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Cash-strapped white supremacists are turning to cryptocurrency and crowdfunding

Cash-strapped white supremacists are turning to cryptocurrency and crowdfunding
[Photo: Jingyi Wang/Unsplash]

It’s not easy to get paid to be a white supremacist. In fact, according to a new report from the Anti-Defamation League, many work pro bono. But since most of the largest payment processors now refuse to do business with them, some racist organizations have begun soliciting money in unorthodox ways.

“The most significant new type of funding for the white supremacist movement,” says the ADL report, “is crowdfunding or crowdsourcing.” These groups have gone to platforms like Indiegogo, GoFundMe, and FundRazr to garner financial support. They even started building their own sites to raise funds so they wouldn’t have to comply with other platforms’ terms of service. In fact, there’s a white supremacist clone of Patreon–called Hatreon–which is allegedly raising thousands of dollars every month.

(Update: GoFundMe has provided Fast Company with this statement:  “White nationalists and neo-nazis cannot use GoFundMe to promote hatred, racism, or intolerance, and if a campaign violates GoFundMe’s terms of service, we’ll remove it from the platform.”)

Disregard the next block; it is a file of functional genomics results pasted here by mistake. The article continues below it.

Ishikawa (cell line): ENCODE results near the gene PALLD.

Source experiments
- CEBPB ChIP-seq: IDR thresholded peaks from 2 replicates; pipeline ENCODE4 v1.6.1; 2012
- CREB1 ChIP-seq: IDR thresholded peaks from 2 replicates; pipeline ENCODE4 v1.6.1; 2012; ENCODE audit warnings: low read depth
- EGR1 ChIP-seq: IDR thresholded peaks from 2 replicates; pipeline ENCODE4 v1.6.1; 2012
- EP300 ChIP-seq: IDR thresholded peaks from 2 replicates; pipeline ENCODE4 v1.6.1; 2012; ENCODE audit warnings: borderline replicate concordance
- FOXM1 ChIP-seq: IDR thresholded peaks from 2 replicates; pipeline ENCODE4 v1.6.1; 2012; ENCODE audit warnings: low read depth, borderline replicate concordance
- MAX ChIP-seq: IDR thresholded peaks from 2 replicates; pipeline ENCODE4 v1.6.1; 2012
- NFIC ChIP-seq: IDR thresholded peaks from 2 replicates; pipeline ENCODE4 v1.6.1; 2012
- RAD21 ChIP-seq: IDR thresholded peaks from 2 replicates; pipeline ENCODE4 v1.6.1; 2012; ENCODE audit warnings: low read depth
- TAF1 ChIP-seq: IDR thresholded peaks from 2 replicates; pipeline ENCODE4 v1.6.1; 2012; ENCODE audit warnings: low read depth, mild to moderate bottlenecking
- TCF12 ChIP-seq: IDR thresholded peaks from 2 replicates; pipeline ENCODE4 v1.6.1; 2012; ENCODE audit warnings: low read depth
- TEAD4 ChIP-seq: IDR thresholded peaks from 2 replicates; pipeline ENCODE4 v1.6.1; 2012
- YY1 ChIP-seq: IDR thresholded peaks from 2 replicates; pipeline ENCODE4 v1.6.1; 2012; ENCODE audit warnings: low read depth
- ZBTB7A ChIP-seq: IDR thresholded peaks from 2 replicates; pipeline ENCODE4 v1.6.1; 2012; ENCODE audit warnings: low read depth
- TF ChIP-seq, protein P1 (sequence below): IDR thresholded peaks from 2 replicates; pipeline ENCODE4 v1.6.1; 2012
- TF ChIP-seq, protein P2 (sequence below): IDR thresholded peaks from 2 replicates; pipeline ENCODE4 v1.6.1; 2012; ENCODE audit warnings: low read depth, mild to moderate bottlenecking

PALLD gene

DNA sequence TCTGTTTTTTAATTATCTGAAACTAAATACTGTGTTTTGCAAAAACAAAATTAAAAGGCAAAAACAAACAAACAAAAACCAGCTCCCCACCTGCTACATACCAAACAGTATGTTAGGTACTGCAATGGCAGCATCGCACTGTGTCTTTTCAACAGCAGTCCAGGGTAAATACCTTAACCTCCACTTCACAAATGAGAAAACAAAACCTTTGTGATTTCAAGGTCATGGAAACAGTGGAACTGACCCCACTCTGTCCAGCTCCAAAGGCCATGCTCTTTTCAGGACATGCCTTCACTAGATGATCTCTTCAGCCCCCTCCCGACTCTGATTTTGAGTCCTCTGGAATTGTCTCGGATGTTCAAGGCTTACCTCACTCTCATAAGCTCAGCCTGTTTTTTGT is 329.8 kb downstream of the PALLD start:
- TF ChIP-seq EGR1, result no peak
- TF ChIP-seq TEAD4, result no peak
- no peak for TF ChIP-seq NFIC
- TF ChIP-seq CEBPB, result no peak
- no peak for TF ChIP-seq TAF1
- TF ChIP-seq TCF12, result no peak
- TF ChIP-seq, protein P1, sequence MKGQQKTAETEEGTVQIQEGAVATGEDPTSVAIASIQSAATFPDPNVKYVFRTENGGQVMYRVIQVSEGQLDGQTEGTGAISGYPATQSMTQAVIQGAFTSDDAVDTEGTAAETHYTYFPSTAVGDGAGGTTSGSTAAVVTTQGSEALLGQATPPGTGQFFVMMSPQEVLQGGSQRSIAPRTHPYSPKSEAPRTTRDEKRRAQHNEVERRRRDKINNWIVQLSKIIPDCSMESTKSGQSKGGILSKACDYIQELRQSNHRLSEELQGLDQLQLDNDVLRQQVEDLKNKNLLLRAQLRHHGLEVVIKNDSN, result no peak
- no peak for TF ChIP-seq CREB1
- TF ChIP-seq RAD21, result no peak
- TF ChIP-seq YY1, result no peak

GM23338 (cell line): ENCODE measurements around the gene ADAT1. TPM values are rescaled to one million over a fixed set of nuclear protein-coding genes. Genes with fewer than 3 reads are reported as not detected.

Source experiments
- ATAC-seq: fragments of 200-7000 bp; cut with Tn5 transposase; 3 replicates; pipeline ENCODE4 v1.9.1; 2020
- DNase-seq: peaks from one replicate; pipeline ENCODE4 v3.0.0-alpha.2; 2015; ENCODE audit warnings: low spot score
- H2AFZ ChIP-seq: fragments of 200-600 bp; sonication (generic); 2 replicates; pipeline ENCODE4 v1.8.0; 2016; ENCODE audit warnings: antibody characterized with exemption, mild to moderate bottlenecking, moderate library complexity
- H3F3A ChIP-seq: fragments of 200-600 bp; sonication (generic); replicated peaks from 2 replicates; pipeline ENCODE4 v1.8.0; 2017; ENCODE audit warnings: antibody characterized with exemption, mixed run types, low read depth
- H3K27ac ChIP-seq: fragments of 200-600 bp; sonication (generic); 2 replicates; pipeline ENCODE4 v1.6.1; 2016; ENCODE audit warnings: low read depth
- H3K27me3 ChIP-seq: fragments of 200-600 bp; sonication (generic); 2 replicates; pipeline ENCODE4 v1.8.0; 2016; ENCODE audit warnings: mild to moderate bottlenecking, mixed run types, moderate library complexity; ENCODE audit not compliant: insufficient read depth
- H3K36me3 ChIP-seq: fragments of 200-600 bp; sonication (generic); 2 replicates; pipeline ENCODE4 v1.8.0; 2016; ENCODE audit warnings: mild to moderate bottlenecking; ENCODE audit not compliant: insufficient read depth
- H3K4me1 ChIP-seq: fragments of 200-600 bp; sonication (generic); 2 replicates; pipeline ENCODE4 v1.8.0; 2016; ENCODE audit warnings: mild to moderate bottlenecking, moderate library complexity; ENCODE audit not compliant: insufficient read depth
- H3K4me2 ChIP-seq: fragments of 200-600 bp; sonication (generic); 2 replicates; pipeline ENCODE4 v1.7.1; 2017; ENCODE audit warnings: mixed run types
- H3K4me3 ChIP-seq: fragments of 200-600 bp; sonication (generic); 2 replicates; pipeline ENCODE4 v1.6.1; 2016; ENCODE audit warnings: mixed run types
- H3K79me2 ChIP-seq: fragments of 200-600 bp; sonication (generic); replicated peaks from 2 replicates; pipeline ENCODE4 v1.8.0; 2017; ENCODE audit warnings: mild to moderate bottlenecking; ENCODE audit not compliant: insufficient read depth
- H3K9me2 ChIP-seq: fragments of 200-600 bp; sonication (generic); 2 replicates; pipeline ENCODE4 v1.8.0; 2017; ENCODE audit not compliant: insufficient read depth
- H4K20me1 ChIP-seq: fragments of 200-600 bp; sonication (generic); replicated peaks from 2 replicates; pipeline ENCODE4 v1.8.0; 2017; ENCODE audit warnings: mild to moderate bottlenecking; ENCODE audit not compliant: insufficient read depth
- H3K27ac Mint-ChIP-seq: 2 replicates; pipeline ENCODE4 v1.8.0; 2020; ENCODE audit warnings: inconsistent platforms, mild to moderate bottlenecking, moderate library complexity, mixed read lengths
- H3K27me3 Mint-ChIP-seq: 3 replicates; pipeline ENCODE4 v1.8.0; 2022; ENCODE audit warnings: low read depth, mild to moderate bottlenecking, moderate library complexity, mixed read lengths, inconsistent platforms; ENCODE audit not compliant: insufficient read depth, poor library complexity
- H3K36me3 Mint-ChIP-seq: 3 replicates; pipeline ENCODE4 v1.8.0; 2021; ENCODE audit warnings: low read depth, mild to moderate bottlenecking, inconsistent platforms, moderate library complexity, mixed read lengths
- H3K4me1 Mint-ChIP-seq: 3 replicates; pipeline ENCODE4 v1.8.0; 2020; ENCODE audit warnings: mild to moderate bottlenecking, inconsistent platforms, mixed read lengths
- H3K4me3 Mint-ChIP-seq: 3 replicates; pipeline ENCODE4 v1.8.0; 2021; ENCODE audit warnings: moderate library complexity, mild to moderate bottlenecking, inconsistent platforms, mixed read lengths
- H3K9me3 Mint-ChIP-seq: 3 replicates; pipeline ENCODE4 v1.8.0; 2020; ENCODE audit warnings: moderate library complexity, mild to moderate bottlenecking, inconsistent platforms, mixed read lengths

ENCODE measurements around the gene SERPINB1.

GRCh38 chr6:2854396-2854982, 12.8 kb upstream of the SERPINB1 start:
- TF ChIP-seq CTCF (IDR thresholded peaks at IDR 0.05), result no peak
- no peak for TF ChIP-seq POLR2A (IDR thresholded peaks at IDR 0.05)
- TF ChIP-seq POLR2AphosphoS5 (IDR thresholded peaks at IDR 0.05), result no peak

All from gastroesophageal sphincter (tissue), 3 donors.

Even after raising the cash, hate groups often have trouble actually receiving it, since prominent payment processors refuse to work with them. To circumvent this, says the ADL’s report, some white supremacist groups turn to cryptocurrency for digital payments. Prominent hate groups print their bitcoin address on their website and say the digital currency is their preferred method of payment.

Digital currency or not, hate groups are running into the same issue—many electronic cryptocurrency processors also refuse to do business with them. One prominent hate group leader, somewhat ironically,  “must have his Bitcoin donations mailed to his post office address,” according to the report.

The ADL writes that, even with these technological advances, “the white supremacists movement is particularly poorly funded.” Only the most well-known white supremacists leaders seem to have figured out a way to make a slight living off of the hate they spew. All the same, these groups are quite agile. The ADL recommends that both credit card companies and money transfer platforms create more thorough reporting systems to become more vigilant in monitoring transactions as a way to combat white supremacists’ fundraising tactics.

You can read the full report here.CGW